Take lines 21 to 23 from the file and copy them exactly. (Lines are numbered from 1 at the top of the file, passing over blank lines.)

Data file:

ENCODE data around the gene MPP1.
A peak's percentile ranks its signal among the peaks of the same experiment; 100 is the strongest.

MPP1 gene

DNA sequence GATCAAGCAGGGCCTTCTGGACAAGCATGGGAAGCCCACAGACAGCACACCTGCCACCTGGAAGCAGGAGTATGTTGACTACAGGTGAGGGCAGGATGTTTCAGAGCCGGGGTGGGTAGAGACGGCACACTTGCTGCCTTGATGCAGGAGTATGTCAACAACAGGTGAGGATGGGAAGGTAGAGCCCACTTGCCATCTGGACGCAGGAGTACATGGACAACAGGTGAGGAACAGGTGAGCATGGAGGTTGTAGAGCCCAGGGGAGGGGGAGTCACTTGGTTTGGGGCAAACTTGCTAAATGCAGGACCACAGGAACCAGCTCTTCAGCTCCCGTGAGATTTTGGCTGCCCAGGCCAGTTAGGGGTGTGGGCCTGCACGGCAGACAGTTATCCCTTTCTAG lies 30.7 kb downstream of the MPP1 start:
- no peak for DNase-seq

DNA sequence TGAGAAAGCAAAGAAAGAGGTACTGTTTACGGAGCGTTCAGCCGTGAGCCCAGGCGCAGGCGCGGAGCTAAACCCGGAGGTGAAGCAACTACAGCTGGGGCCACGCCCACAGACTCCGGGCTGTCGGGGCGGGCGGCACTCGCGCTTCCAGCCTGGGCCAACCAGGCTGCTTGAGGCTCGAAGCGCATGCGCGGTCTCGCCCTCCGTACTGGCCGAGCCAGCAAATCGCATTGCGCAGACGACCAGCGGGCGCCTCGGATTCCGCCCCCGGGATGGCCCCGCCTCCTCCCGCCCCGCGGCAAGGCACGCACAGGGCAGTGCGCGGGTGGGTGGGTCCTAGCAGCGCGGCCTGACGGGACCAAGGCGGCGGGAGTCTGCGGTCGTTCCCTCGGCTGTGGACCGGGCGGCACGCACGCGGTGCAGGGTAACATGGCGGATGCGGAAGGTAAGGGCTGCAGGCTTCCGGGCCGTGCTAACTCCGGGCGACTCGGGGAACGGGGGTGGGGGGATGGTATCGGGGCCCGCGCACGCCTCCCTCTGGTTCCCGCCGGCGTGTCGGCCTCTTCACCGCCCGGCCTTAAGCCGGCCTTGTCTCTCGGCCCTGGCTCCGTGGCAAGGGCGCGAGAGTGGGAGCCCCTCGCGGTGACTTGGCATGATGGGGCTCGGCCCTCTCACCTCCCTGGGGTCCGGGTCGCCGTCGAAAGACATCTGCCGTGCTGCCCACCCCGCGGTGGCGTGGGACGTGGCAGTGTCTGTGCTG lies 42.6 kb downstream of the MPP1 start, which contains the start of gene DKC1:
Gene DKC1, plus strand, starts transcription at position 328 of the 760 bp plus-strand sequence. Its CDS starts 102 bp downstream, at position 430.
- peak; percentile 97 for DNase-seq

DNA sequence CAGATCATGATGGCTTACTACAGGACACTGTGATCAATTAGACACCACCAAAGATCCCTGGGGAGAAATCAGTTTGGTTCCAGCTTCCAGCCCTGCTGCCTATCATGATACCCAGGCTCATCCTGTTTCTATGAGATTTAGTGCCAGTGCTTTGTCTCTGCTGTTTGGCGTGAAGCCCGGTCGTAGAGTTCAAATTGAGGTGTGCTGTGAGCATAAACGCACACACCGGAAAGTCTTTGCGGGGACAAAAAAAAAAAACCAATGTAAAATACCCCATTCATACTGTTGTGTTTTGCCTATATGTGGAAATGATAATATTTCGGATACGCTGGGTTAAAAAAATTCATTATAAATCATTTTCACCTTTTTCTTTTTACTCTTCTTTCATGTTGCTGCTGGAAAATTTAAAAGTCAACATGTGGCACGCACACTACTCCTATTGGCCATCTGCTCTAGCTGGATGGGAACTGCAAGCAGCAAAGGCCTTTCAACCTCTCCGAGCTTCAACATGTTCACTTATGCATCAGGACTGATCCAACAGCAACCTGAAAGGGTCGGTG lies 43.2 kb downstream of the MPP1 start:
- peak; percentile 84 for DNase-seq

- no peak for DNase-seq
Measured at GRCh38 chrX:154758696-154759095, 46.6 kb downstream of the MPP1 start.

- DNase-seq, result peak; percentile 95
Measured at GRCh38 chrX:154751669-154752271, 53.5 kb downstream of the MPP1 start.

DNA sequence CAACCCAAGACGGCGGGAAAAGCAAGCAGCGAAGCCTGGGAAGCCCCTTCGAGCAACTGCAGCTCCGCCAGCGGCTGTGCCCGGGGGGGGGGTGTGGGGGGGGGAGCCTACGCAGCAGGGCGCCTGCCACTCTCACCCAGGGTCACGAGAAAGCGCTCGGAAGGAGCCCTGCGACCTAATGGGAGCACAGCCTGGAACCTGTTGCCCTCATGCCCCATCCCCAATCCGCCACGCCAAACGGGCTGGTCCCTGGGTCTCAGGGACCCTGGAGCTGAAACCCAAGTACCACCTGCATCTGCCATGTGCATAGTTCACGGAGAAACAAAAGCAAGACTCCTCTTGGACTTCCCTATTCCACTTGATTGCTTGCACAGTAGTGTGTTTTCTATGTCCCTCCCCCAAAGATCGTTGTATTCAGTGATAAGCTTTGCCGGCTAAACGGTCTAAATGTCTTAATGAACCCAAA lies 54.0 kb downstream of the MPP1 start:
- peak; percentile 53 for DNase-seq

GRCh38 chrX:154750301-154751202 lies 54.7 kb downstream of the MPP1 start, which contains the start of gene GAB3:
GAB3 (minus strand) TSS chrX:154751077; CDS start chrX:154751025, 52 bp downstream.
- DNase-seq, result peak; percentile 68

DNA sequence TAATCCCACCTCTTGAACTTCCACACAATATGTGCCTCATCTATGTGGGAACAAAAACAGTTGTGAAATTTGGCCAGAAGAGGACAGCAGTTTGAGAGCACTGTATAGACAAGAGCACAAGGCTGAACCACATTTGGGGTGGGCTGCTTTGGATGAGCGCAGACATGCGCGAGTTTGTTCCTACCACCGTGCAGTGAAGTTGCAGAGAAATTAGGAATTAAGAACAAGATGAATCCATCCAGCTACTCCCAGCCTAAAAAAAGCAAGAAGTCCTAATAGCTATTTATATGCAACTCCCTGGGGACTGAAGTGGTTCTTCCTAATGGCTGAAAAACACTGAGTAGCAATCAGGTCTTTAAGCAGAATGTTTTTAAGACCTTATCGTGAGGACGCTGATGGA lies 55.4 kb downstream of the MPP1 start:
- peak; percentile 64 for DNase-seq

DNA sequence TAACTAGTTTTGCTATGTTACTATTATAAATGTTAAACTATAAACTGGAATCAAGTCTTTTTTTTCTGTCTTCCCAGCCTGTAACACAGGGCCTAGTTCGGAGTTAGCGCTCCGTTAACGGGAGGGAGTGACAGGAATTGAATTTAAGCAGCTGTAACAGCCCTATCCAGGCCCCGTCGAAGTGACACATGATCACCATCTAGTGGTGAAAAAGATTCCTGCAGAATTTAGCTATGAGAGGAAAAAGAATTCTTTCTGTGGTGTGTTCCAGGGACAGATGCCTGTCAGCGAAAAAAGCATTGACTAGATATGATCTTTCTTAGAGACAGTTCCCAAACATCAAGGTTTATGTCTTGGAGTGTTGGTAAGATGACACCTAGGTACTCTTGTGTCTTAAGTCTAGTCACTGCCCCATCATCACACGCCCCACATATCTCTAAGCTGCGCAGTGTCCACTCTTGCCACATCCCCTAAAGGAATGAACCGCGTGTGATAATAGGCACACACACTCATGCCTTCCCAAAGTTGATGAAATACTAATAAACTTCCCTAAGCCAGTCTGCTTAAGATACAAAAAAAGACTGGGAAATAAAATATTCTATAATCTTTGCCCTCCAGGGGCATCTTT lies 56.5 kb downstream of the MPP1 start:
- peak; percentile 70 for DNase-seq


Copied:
- peak; percentile 64 for DNase-seq

DNA sequence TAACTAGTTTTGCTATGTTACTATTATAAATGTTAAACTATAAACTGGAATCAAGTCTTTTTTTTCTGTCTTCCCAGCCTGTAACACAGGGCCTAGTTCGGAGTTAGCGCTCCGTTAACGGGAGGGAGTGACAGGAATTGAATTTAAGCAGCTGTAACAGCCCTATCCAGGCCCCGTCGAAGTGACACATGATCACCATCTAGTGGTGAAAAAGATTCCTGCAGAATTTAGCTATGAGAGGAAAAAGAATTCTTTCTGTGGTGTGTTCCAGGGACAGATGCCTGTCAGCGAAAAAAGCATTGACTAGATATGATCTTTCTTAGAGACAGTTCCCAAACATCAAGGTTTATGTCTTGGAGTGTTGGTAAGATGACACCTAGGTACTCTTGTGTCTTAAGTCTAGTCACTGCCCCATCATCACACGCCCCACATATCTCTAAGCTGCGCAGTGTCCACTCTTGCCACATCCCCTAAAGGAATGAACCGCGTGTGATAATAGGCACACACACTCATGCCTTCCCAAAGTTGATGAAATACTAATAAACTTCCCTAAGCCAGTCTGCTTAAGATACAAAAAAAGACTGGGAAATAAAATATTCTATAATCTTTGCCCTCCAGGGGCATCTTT lies 56.5 kb downstream of the MPP1 start:
- peak; percentile 70 for DNase-seq